I look back over the years and reckon that I've spent at least as many hours of my life writing for adults as writing for children.
Yet (apart from in Italy and France, where my work for the two separate audiences is weighted equally) I'm more generally known as a writer for children. For all the recent talk of 'cross-over' novels, I think writing for adults differs enormously from writing for children. Bright as young readers may be, the author must bear in mind that they lack a good deal of knowledge and experience of the world. Also, to some extent they need protecting from a too vivid exposition of its horrors. So though the good children's writer must stay emotionally truthful, they do, as Jill Paton Walsh has aptly said, tend to "cut at a different angle and depth".
It's deliciously different with adult audiences. That sense of responsibility is thrown overboard. The author's free to depict the world, and people's inner lives, exactly as he or she perceives them. We all know that thoughts and feelings - even in close and caring families - will often get strained and ugly. If you're the sort of reader who prefers a cotton-wool view of the world, you might not find my adult works either amusing or perspicacious. If you're a realist, like myself, you'll respond very differently.
The family is a crucible for both love and hate, and the endless layerings and refractions of these feelings have always been my stomping ground as a writer. I'm always surprised that murder in the domestic setting is not more common, so what I tend to do is dig deep into the psyches of characters who may have the strongest sentiments, both positive and painful, yet manage, like most of us, to keep things in check, and not fetch up with the details of their lives splashed over the pages of a tabloid.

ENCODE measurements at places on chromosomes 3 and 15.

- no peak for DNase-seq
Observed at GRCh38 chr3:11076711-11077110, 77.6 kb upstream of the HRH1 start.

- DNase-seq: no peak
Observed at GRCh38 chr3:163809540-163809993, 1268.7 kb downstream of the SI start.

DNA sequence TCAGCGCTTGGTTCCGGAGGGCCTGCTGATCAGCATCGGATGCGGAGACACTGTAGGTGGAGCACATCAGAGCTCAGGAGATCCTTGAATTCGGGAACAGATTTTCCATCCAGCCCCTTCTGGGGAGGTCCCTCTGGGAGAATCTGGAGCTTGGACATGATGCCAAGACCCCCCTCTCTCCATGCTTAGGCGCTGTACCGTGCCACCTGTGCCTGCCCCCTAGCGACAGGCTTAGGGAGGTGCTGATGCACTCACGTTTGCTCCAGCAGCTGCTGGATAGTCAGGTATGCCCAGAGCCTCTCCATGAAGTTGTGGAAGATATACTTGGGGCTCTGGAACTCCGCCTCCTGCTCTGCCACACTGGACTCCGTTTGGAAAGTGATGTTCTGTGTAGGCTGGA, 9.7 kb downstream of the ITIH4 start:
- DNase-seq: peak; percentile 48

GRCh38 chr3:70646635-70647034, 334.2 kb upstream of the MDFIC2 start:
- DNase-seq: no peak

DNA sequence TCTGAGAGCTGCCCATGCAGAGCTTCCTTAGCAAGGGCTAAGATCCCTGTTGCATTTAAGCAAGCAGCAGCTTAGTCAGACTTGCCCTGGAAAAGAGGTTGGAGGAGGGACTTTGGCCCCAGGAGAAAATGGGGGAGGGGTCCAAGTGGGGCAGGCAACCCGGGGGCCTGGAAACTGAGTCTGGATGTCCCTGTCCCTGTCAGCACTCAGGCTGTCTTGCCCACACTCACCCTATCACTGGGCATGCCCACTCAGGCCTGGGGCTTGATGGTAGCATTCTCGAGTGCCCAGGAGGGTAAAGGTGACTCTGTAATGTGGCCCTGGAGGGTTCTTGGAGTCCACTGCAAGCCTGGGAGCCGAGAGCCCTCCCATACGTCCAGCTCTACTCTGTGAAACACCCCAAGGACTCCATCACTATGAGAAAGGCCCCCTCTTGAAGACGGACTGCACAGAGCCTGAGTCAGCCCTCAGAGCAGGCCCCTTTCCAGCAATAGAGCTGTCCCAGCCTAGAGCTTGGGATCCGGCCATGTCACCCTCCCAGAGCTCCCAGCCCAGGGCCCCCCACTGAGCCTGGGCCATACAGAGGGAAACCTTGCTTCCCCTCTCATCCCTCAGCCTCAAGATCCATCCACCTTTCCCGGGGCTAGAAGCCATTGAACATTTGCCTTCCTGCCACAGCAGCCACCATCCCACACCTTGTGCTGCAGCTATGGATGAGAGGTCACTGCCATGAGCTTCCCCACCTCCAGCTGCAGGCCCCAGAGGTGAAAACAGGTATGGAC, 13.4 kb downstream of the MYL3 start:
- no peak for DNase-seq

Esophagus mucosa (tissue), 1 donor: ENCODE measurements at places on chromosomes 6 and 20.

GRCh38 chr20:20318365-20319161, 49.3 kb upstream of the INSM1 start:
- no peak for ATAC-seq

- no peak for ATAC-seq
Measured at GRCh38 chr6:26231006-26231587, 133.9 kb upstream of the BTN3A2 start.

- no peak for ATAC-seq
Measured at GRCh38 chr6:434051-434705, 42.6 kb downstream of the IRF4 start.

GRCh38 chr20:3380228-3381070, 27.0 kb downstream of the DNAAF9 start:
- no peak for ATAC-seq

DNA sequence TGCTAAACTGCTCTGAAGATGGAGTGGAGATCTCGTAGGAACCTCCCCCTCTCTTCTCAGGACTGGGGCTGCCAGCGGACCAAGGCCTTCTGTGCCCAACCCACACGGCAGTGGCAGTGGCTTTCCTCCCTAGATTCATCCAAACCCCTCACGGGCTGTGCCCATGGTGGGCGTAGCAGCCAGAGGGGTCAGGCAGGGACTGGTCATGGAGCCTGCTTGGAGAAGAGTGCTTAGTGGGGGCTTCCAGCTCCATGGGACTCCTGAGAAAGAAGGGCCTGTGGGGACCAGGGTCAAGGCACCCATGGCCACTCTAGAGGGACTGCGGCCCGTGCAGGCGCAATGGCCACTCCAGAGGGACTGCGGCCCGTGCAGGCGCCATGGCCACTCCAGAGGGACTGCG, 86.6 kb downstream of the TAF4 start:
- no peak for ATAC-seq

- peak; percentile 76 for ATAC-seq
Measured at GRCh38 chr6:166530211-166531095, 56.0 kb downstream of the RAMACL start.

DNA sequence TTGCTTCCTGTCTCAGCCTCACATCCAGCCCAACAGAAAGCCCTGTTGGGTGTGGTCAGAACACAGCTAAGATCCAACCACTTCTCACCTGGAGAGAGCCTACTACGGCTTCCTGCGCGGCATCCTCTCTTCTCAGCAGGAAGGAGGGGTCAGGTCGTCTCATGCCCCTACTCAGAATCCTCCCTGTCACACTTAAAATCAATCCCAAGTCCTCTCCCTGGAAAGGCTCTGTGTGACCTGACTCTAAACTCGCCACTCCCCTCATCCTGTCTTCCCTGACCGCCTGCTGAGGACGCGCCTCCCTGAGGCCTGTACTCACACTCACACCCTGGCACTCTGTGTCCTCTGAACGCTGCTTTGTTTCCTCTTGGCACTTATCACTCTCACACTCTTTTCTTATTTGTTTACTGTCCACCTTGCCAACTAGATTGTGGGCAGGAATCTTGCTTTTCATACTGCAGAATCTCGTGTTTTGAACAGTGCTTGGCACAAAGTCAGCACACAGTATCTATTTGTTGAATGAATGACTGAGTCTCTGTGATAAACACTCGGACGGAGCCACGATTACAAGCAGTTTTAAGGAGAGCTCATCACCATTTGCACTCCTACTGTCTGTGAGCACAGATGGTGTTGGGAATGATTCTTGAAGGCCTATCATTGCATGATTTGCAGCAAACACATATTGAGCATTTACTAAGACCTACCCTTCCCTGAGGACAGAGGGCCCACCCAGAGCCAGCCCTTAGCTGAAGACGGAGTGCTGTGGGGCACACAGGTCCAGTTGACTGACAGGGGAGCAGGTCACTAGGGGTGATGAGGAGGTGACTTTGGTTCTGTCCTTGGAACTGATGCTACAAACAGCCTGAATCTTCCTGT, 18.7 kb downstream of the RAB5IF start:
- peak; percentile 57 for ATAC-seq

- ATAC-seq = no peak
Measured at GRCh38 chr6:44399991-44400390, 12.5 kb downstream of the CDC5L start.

I'm often called a 'fearless' novelist, but I don't think that any writer can be scared of conflict. And I do let my characters mirror the thoughts and feelings so many people nearly allow themselves to have, but then shrink back because it's hard to see some things in quite so raw and honest a light and then just carry on. But we all know the saying, "We read to know that we are not alone". And I think that is absolutely the root of the appeal of my adult novels to both men and women readers.
Which one to choose? Well, The Mail on Sunday calledTelling Liddy "Mercilessly funny", whereas The Times Literary Supplement described it as "a chilling, skilfully constructed novel of family tension and emotional revenge that looks without blinking at the depths to which intelligent, law-abiding people can sink". The Independent called Taking the Devil's Advice "A brilliantly orchestrated slanging match", with the Financial Times adding that it was "Shot through with wit, and full of effervescence and good humour". The Observer said In Cold Domain was "A glorious tirade against the grind of motherhood" and Time Out described it as "A streamlined, ruthlessly stripped-down psychological family romance... wicked and funny." And the New Yorker said of The Killjoy, "Strange and wonderful ...remarkable insight and style". Publishers Weekly called it, "Devastating and ingenious." The Observer said it was "Gripping... a knock-down triumph". And the Glasgow Herald reviewer said, "I defy anyone who gets beyond the first sentence to put down."
Start with whichever catches your fancy. With a bit of luck you'll read them all.
All the books
Click on the cover to find out more about any book: all of Anne Fine's adult novels are available for Kindle.
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